ABHIJEET: You know the pile of shoes that’s been seen on your street corner?
BHASKAR: Yeah. Kind of hard to miss it. It’s there, and every time the municipal cart comes and takes the shoes away, the pile appears again. Blinking great crowds coming around to gape at a pile of shoes. Old shoes, new shoes, pretty pink and blue shoes ... why the hell am I reciting a rhyme I learnt twenty-seven years ago? Now the media has got hold of this shoe pile story. TV cameras and newspaper reporters interviewing every shopkeeper and passer by
ABHIJEET: I made it, Bhaskar. I’m the shoe piler.
ABHIJEET: Shhhhhh. Don’t wake Jinky and Winky. If they wake up, they’ll meow and wake your neighbours up and maybe even wake your Mom up, and then we’ll be in trouble.
BHASKAR: We – YOU – are already in trouble, I think.
ABHIJEET: Not unless you blab. Actually, I’m brilliant.
BHASKAR: Yeah, yeah, right. My friend the shoe piler. Other people’s friends write poetry, or make scientific discoveries, or sell candy in the mall. Some people’s friends are painters, some people’s friends are architects. My friend piles shoes and hides from one beat policeman at four A.M. in the morning.
ABHIJEET: No. Your friend has landed a job as copywriter.
BHASKAR: At four A.M. in the morning? Someone gave you a job at this time? Are they mad or drunk or have they had an accident or something?
BHASKAR: I’m trying to listen, if you’ll talk.
ABHIJEET: The Amazing Advertising Agency, they have one big client, right.
ABHIJEET: Their big client is the Super Shoe Shop. I know that’s a tongue twister, but heck, that’s our biggest client’s brand name and one part of my campaign is to actually get kids to say it five times fast and they get a discount on a pair of shoes.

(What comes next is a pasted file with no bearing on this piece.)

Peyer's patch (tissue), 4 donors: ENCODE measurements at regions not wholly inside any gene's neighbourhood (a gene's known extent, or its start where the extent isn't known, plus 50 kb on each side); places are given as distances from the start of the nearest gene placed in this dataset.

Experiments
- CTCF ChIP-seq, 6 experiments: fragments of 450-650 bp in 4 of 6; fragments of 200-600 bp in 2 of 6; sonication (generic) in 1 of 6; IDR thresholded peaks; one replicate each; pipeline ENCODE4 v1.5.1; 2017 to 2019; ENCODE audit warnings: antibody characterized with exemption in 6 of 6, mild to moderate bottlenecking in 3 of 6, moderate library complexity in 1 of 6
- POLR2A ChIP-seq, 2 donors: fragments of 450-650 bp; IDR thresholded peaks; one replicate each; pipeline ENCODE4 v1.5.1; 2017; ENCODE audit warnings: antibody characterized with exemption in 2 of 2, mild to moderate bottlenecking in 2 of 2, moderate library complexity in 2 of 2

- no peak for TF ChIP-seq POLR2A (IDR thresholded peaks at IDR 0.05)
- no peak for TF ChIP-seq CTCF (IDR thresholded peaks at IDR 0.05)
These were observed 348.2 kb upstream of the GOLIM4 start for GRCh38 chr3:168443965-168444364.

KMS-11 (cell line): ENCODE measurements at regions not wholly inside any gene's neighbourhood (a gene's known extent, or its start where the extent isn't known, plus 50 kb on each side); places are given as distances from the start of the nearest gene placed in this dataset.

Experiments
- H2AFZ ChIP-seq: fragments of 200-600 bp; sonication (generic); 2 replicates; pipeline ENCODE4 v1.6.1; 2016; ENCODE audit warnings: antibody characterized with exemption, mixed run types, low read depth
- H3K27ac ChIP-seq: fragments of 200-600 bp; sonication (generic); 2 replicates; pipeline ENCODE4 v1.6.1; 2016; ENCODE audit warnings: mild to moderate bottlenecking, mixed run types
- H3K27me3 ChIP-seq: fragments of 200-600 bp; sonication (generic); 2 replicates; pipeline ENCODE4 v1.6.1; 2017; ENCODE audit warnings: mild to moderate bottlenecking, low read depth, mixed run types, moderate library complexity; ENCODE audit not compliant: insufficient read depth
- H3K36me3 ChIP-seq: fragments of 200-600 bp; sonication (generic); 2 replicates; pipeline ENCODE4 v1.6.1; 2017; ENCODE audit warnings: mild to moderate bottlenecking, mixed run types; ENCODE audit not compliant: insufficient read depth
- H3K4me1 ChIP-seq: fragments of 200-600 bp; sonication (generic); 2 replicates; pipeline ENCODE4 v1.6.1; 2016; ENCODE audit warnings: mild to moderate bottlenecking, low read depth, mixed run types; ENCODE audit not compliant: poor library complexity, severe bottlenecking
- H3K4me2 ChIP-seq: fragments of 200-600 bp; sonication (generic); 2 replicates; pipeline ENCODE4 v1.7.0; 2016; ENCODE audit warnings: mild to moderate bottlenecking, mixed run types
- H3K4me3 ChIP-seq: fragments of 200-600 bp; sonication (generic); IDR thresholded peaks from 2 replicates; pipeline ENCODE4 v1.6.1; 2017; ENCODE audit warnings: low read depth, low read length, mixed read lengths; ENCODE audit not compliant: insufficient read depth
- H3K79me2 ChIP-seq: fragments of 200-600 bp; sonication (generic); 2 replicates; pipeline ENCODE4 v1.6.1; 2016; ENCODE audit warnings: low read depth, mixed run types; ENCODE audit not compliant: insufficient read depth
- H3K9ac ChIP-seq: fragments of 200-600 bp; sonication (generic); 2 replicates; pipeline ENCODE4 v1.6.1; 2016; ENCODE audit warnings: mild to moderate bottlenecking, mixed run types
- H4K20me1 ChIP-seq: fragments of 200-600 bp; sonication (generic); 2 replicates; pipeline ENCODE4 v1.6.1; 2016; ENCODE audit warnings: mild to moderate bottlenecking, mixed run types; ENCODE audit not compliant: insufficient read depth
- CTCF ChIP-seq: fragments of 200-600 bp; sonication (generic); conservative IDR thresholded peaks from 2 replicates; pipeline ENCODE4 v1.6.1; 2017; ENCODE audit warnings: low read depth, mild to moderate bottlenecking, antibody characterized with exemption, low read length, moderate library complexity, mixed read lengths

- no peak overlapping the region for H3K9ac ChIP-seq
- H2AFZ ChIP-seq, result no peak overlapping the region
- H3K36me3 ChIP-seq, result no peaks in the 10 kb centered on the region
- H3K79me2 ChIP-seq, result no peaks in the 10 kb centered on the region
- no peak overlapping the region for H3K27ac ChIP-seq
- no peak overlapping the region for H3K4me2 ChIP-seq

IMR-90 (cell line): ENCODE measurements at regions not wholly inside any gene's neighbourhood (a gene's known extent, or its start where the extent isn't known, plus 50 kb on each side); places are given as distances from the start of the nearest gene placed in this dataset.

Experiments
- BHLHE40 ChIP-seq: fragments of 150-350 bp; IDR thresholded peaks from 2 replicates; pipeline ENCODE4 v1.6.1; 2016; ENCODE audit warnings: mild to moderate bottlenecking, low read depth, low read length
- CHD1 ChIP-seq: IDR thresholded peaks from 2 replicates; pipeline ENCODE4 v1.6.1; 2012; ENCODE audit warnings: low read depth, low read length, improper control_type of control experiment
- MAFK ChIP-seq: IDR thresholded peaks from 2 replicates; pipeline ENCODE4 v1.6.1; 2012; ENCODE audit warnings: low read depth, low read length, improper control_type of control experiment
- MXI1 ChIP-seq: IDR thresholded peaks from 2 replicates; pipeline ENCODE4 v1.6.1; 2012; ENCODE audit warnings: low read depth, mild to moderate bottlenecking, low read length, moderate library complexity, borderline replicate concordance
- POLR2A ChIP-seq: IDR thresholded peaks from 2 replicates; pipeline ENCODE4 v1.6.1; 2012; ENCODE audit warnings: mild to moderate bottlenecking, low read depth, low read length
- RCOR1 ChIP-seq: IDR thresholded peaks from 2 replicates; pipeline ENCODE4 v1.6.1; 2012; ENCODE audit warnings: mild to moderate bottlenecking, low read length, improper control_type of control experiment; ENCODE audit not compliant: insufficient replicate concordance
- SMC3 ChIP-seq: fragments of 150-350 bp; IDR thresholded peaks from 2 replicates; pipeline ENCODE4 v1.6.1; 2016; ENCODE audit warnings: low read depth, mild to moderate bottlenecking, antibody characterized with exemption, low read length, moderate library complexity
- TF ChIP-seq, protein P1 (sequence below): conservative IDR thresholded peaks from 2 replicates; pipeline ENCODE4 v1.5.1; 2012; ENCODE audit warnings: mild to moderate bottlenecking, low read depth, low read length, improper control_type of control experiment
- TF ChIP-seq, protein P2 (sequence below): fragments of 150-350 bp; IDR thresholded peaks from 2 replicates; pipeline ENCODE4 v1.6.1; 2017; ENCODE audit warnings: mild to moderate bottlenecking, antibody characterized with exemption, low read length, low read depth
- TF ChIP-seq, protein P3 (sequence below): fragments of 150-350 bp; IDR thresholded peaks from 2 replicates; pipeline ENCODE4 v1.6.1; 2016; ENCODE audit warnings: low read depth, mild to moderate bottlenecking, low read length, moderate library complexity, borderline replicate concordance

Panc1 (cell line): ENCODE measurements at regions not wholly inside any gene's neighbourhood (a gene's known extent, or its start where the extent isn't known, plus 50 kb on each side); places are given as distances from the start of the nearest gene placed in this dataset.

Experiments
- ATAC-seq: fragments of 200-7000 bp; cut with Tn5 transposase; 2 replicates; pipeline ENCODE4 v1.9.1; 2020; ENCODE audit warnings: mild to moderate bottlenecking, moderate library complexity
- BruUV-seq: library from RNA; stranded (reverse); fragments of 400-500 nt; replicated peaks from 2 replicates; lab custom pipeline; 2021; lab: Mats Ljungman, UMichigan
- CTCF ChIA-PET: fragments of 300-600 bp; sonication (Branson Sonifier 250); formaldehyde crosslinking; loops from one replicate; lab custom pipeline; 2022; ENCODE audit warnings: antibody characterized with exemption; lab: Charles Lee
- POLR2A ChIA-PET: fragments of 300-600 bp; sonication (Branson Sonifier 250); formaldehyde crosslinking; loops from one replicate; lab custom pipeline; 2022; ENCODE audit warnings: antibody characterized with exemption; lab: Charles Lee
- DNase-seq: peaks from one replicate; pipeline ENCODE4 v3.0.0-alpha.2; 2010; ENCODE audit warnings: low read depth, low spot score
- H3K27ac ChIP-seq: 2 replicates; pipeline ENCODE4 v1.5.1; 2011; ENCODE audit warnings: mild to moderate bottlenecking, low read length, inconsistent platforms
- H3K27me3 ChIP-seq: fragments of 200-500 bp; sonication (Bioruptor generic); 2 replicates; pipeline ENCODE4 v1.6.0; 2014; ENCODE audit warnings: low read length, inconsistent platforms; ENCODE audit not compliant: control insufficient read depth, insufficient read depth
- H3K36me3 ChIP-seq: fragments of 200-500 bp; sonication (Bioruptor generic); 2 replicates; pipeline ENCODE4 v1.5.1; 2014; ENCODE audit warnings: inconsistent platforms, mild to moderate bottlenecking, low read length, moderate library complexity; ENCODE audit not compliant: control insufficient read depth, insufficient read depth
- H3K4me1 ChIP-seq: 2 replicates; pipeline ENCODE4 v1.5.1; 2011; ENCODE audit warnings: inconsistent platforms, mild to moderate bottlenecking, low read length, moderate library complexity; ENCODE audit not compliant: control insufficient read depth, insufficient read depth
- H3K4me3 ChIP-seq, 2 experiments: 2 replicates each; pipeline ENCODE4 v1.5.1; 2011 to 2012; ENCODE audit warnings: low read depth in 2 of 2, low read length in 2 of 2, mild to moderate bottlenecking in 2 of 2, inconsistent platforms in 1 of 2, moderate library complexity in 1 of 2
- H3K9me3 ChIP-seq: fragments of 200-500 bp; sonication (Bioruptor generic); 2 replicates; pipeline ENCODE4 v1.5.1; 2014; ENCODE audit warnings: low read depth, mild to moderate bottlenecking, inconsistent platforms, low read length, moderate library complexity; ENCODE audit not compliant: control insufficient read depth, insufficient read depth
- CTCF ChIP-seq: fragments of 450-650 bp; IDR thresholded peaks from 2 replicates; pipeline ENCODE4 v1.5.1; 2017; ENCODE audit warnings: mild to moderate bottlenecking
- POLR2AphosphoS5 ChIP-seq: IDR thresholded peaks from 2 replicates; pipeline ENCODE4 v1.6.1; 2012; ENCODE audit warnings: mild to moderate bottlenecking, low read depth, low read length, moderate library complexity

BHASKAR: Never mind all that. Get to the point will you, man?
ABHIJEET: So listen, I got shoes. I bought a few, I took a few from my sister’s closet, she has so many shoes, she hasn’t yet noticed the missing pairs.
BHASKAR: A few? Blinking great piles of shoes those were.
ABHIJEET: No. It was cleverly stacked newspaper with just a few shoes on top. I told you I’m brilliant.
BHASKAR: Are you going to tell me WHY, sometime this century?
ABHIJEET: So that everyone’s talking about shoes. It’s already happening. Look at all the free publicity. You said it yourself. Crowds, cameras, reporters ... it’s the teaser campaign that’ll win all the awards there are to win.
BHASKAR: What’s it teasing toward?
ABHIJEET: Well, I haven’t yet thought it through, but something like a slogan on the wall behind the shoes – available at Super Shoe Shop or something.